Biden gets philosophical about aborting 'a child,' but seems confused about the draft decision

Biden gets philosophical about aborting 'a child,' but seems confused about the draft decision

President Biden held a press availability at Andrews Air Force base this morning during which he discussed the draft SCOTUS opinion. After some senior moment stammering and a statement about his view of the law he said “the idea that we’re letting the states make those decisions and localities make those decisions would be a fundamental shift in what we’ve done.”

Biden was then asked about the leak of the decision and he completely dodged the question. Next he was asked about codifying Roe into law, a promise he campaigned on, and it was at this point that he got philosophical saying “Roe says what all basic, mainstream religions have historically concluded, that the existence of a human life and being is a question.” Prepare to be enlightened:

“So the idea that we’re going to make a judgment that is going to say that no one can make the judgment to choose to abort a child based on a decision by the Supreme Court, I think goes way overboard,” he said.

I’m going to leave aside his comparative religion musings and just point out that the phrase “choose to abort a child” is one that you won’t hear on the lips of many pro-choice politicians. The “big lie” when it comes to abortion is that there’s no child present just a “fetus” or some will say “tissue” or a “clump of cells.” Maybe Biden missed a memo from Planned Parenthood on that topic. I’m sure his staff will point out to him that it’s best not to use the word “child” in future when discussing abortion. We’ll see if he can remember.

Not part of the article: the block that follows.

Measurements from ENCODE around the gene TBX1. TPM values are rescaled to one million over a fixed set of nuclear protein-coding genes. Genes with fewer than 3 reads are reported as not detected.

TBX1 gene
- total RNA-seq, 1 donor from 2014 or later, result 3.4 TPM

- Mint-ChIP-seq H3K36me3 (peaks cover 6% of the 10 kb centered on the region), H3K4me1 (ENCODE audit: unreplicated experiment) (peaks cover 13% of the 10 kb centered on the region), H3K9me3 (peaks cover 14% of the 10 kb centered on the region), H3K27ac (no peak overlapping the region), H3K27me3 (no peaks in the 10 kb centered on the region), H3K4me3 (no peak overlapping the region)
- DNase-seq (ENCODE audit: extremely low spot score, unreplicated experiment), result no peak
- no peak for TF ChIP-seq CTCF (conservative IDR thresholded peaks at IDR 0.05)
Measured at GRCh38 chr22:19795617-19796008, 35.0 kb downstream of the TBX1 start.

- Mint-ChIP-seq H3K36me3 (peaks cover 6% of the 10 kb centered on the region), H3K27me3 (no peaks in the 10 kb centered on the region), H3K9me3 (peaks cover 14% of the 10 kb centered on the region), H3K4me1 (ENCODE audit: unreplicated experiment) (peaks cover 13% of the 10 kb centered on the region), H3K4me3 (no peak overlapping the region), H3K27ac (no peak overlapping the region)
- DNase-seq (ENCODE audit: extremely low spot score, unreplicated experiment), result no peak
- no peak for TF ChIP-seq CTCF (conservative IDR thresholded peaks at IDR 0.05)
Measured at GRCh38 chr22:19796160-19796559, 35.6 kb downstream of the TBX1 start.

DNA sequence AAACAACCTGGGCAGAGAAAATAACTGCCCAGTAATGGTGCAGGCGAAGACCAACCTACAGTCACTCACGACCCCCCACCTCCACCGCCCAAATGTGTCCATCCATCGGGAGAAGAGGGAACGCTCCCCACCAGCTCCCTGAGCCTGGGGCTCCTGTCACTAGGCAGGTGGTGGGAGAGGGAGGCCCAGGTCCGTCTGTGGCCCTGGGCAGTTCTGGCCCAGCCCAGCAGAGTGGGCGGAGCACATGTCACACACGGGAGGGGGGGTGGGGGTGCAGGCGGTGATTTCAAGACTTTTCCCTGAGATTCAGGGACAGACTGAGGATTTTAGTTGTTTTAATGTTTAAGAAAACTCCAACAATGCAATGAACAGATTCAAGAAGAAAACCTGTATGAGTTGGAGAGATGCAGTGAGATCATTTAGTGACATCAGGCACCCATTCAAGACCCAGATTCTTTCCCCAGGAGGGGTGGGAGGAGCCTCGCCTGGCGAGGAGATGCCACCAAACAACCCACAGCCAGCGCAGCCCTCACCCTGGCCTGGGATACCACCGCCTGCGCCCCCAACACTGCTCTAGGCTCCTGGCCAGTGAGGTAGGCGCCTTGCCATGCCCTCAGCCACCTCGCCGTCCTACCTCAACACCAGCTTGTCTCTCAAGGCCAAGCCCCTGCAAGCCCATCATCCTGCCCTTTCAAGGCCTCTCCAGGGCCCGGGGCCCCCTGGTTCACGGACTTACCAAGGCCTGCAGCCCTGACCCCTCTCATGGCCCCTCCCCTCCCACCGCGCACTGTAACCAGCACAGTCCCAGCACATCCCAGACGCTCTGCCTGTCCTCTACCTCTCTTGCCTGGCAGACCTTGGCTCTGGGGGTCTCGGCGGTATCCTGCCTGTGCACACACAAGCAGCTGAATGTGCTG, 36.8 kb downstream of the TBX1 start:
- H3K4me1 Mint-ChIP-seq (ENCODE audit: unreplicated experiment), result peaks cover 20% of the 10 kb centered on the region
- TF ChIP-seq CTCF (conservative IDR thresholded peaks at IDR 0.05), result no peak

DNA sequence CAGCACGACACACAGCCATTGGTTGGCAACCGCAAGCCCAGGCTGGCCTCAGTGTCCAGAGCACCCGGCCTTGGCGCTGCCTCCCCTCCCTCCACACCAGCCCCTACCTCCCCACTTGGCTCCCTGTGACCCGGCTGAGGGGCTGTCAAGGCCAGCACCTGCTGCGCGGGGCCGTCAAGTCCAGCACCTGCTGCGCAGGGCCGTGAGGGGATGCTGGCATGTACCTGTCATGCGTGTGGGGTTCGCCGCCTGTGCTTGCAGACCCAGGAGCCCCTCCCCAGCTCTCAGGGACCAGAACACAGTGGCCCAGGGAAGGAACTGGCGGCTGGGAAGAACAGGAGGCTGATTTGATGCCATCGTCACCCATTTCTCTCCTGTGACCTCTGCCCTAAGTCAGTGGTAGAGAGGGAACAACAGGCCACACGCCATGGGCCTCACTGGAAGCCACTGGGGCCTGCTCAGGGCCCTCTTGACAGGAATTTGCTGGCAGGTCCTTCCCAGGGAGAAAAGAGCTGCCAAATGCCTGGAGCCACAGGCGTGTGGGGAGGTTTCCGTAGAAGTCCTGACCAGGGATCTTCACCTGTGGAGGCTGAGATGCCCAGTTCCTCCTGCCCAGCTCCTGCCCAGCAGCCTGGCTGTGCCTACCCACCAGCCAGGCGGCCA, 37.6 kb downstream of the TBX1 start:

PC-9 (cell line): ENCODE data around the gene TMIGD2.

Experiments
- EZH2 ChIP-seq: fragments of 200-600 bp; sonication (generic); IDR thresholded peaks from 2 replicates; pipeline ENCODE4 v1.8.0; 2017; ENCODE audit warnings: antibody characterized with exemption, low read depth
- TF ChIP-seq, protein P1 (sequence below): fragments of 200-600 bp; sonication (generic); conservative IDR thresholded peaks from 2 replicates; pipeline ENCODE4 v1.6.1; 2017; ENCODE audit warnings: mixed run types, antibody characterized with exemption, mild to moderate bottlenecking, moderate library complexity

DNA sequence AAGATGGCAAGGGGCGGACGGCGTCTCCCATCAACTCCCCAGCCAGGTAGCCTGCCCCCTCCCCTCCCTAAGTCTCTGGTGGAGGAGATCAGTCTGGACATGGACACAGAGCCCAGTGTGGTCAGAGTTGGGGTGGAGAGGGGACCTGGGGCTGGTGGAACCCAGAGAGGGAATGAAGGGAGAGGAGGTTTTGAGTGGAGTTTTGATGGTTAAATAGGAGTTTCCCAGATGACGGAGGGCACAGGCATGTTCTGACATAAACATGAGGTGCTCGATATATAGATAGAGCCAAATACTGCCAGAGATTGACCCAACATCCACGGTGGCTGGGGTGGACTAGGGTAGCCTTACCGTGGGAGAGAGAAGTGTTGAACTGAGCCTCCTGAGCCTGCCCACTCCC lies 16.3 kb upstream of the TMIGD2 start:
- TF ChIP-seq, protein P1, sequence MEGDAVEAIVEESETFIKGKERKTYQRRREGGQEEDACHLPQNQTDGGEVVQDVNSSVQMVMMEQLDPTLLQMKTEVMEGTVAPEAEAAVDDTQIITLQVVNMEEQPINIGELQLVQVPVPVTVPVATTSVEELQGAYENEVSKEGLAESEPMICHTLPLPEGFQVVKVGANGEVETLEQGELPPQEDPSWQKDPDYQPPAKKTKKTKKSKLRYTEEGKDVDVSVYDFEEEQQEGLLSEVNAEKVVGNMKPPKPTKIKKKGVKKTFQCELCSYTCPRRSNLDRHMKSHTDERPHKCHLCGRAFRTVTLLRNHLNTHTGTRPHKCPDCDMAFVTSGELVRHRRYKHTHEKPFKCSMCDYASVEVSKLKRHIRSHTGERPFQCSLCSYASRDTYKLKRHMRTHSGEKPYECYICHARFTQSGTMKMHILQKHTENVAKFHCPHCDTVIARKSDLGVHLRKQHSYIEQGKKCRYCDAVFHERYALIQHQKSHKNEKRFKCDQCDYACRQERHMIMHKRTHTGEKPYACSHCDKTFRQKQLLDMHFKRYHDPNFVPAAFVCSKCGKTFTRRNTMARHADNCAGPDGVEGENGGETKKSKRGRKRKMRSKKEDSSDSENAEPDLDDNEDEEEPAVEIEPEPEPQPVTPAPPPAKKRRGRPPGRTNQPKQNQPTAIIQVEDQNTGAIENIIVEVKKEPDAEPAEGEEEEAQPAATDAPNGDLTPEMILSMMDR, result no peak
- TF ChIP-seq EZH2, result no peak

That aside, Biden is just wrong about what the draft decision says. It does not say that the Supreme Court is going to decide the abortion issue for everyone. On the contrary, as Biden has already said moments earlier, it would allow the people to make decisions about the legality of abortion through their elected representatives. Here’s are the relevant excerpts of the draft decision:

For the first 185 years after the adoption of the Constitution, each State was permitted to address this issue in accordance with the views of its citizens. Then, in 1973, this Court decided Roe v. Wade, 410 U. S. 113. Even though the Constitution makes no mention of abortion, the Court held that it confers a broad right to obtain one. It did not claim that American law or the common law had ever recognized such a right, and its survey of history ranged from the constitutionally irrelevant (e.g. its discussion of abortion in antiquity) to the plainly incorrect (e.g, its assertion that abortion was probably never a crime under the common law). After cataloguing a wealth of other information having no bearing on the meaning of the Constitution, the opinion concluded with a numbered set of rules much like those that ‘might be found in a statute enacted by a legislature.